Thomas Jefferson Papers

From Thomas Jefferson to Sir John Peyton, 5 May 1781

To Sir John Peyton

Richmond May 5th. 1781.


I am honoured with your letter of the 3d. instant desiring a suspension of the Draught law. I have at present no Council before whom I can lay it, but as the same Application had been made before by Colo. Page, and had been declined by the Council on the general principle that the suspending Power given them was intended to be exercised only where such a proportion of Militia had been withdrawn from the County, as rendered the execution of the law impracticable, and as the two members present are of Opinion that the Draught should not be suspended in the present Instance, I apprehend that this may be considered still as the sense of the Executive, and that the Draught should proceed. I am &c.,

Thomas Jefferson

P.S. Your Letter on the Subject of the Arms is referred to the Commercial Agent, with Instructions to settle and pay the Account in State money according to the current exchanges between Specie and Continental and State money. The Gentleman’s refusing to receive the money before has brought on us the loss between the exchange of that and this Day, which will not be allowed again.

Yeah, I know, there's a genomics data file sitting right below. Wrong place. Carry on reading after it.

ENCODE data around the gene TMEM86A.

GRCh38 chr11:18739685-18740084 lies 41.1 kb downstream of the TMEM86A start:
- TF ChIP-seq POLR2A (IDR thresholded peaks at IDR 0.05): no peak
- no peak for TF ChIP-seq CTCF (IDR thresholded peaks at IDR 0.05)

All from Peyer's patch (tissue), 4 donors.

FC (Vi). Your letter on the subject of the arms: This is no doubt a missing letter to TJ on the same subject as that from Peyton to TJ, 29 Mch. 1781, the bearer of which must have been the one who refused payment earlier.

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